defilade

[def-uh-leyd]
noun
1.
protection or shielding from hostile ground observation and flat projecting fire provided by an artificial or natural obstacle, as a hill.
verb (used with object), defiladed, defilading.
2.
to shield from enemy fire by using natural or artificial obstacles.

Origin:
1820–30; < French défil(er), orig. to unthread (equivalent to dé- dis-1 + (en)filer to thread ≪ Latin fīlum thread) + French -ade -ade1

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World English Dictionary
defilade (ˌdɛfɪˈleɪd)
 
n
1.  protection provided by obstacles against enemy crossfire from the rear, or observation
2.  the disposition of defensive fortifications to produce this protection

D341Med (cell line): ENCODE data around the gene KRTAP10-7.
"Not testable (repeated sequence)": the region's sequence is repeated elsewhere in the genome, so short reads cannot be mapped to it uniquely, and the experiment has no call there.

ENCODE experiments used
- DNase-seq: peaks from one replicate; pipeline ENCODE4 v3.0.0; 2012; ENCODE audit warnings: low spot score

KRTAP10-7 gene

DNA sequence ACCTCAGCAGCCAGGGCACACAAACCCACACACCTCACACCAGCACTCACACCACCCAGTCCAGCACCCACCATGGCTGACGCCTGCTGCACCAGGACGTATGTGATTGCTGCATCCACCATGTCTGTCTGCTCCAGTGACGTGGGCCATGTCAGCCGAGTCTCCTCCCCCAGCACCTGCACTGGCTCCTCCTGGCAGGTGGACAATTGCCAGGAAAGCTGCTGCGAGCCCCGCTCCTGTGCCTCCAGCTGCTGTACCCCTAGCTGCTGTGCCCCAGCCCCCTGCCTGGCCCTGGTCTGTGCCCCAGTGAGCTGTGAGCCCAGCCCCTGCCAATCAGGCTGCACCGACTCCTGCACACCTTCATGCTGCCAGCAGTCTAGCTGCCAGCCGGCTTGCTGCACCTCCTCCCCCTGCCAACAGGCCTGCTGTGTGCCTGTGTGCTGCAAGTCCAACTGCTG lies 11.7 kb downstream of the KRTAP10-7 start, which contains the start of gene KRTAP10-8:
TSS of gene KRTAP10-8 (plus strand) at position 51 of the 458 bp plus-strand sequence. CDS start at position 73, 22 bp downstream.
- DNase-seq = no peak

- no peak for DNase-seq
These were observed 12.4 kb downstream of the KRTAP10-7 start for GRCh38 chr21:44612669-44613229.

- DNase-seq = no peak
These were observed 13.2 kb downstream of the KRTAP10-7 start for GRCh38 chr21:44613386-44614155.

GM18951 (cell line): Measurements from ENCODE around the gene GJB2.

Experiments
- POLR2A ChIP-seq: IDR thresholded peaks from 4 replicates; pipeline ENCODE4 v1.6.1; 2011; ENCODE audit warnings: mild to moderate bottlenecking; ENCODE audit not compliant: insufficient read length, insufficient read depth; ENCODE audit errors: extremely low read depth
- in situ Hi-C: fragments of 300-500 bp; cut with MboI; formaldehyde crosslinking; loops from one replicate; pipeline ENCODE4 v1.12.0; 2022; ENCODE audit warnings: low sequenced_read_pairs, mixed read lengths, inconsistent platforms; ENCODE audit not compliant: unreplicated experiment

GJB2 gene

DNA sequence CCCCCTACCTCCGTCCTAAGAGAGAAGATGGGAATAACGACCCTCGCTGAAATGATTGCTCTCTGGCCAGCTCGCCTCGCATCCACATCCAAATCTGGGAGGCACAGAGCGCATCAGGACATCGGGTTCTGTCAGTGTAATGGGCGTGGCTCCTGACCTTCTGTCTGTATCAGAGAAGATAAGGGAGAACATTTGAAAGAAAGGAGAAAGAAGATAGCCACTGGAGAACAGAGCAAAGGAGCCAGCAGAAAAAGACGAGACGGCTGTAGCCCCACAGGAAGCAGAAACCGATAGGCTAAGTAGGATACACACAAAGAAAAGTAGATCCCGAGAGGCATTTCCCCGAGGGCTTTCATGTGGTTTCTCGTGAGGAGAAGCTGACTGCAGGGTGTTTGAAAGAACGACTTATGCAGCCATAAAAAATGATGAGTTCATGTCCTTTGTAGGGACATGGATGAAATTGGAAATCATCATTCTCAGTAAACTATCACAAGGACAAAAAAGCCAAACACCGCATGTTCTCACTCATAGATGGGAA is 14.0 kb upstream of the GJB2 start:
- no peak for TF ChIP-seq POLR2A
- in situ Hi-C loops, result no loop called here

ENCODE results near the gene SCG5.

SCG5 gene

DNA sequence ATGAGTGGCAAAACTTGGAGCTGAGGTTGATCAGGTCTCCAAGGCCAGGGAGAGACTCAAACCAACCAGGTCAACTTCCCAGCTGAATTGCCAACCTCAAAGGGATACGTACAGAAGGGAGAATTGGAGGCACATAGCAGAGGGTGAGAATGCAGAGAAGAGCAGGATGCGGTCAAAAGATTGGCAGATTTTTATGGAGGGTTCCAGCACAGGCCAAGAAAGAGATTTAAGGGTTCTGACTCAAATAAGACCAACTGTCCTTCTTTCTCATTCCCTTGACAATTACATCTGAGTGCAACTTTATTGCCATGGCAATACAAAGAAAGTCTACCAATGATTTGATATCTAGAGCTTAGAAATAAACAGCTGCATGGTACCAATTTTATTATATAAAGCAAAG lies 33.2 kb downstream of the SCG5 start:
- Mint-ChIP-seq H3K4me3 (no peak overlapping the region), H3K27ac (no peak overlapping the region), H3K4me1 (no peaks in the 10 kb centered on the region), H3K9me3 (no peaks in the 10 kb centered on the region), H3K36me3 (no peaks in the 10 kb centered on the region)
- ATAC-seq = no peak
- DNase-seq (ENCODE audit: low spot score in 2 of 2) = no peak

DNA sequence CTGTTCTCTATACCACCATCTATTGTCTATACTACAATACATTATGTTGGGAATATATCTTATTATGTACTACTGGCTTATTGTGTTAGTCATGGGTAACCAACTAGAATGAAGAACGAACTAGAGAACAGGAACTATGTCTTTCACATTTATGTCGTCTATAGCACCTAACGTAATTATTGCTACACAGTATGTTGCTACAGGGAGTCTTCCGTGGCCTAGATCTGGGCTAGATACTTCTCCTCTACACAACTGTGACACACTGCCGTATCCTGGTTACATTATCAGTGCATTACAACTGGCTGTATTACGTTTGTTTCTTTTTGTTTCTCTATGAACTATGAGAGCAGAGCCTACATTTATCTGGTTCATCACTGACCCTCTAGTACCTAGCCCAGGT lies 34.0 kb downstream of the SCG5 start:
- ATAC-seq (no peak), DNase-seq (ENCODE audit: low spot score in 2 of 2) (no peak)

vb
3.  to provide protection for by defilade
 
[C19: see de-, enfilade]

Collins English Dictionary - Complete & Unabridged 10th Edition
2009 © William Collins Sons & Co. Ltd. 1979, 1986 © HarperCollins
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Etymonline
Word Origin & History

defilade
1828, from defile (n.).
Online Etymology Dictionary, © 2010 Douglas Harper
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Example sentences
The island, devoid of natural defilade positions and narrow enough to limit maneuver room, favored the defenders.
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